• Forum Statistics

    • Total Topics
    • Total Posts
  • Member Statistics

    • Total Members
    • Most Online

    Newest Member
  • Popular Now

  • Topics

  • Posts

    • I have Ulcerative Colitis, it flares after my celiac to gluten also, and dairy exposures, along with soy, spices, and if I over do it on stuff like onion/garlic. It also in my case hates fructose/glucose, rare but some people have that also as a trigger.

      I like you enjoyed a "not so restrictive" diet on my Rx for the disease, I could have spices, garlic, onion, mexican food, without flares....but since  not being able to afford the $600+ a month Rx I found alternative treatments. These will help benefit yours also as the method of coating and soothing the intestinal walls is the same do read here on what I found worked. Also go on a bland diet, avoid legumes, grains if you can, I found nut meal porridge (high in calories and fats) to be great, starches, carbs, sugars, flared mine (you might be backwards and find with rice porridge but not nuts, we are all a bit different). You can find all kinds of recipes for it. Roasted meats/crock pot meats made super soft and easy to digest like a shredded slow cooker roast/chicken. Baked avocado with eggs inside, Scrambled eggs, I found made extra moist with a bit of almond milk/coconut milk whipped in before cooking and using a microwave omelette maker to prevent the "hard edges". I stew in greens into these like canned spinach to get my greens and have spoons of  nut butters for desserts like almond butter (avoid peanut butter it is a legume). Avocado is also quite gentle on the guts for most people and chock full of healthy fats and calories.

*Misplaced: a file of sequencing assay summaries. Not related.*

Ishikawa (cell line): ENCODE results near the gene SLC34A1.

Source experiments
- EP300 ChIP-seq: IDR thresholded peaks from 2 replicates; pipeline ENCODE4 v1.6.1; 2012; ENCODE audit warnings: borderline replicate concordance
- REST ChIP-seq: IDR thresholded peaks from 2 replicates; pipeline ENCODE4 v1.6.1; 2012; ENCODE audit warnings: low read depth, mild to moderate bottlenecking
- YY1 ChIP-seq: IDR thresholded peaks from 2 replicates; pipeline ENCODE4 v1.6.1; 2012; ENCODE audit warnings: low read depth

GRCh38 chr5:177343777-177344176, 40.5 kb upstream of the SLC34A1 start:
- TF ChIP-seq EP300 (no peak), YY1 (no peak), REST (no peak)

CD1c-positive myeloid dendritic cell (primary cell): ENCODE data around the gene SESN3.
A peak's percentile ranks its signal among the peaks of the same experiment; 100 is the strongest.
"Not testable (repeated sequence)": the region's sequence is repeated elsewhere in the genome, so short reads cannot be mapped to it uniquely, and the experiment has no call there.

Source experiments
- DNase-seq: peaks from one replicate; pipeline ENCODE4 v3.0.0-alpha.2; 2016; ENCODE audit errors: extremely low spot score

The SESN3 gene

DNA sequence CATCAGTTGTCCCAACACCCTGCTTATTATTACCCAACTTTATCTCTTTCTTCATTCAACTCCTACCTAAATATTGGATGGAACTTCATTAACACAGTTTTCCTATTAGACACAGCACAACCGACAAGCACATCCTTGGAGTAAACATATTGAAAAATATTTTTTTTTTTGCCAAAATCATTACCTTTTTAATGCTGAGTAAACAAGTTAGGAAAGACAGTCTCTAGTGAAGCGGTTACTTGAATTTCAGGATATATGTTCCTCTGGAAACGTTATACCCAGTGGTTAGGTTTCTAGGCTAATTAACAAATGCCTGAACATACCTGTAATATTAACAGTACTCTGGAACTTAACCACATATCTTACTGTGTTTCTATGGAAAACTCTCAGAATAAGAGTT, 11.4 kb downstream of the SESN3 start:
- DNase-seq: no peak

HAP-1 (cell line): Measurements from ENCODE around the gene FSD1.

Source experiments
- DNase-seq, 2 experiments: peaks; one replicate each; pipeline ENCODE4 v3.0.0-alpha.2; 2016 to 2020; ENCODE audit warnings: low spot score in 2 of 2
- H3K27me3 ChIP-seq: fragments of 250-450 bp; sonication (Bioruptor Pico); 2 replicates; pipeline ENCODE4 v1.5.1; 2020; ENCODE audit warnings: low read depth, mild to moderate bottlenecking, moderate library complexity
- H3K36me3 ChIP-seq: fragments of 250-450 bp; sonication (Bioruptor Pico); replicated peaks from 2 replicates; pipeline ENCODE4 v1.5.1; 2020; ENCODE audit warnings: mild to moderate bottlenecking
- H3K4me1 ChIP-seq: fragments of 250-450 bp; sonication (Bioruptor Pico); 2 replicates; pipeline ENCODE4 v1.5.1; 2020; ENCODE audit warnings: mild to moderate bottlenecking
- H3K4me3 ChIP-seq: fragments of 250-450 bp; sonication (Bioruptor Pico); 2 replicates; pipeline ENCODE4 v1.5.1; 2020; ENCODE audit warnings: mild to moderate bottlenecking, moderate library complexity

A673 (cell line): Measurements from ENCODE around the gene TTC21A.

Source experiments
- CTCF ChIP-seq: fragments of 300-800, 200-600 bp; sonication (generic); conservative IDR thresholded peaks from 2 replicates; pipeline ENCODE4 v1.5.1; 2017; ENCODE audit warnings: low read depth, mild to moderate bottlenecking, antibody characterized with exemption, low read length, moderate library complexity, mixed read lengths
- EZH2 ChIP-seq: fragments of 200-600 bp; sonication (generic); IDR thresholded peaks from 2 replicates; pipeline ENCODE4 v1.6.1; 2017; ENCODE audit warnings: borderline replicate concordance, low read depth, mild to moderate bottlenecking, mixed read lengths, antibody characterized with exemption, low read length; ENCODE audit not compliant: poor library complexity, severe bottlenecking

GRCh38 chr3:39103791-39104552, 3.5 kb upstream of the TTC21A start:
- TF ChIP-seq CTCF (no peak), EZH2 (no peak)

Greens need to be cooked to mush so the tough fibers do not irritate your gut....hate to say it but you should be able to "swish" the food in your mouth before you swallow so eating will take a bit longer.
      AS you heal you will be able to eat a bit more like grain free breads, soups, stews, roast, sheet pan meals, stir fry, egg dishes, etc.

      If you having issue with diarrhea try a higher potassium diet or taking some, it helps dry out your stools. I found using 2tbsp of coconut flour in my eggs to make them set up added fiber and potassium. I have various grain free flat breads on this base also,

      Keep a food diary and find your triggers going to a base super simple diet,

      Taking BCAAs or bit of protein powder/protein bars between meals can help with preventing weight loss, I just Julian bakery bars, or protein powders like Jarrow Pumpkin, and my own blends....you can probably get by with blends like I used to from Nutra-key V-pro and MRM Veggie Elite.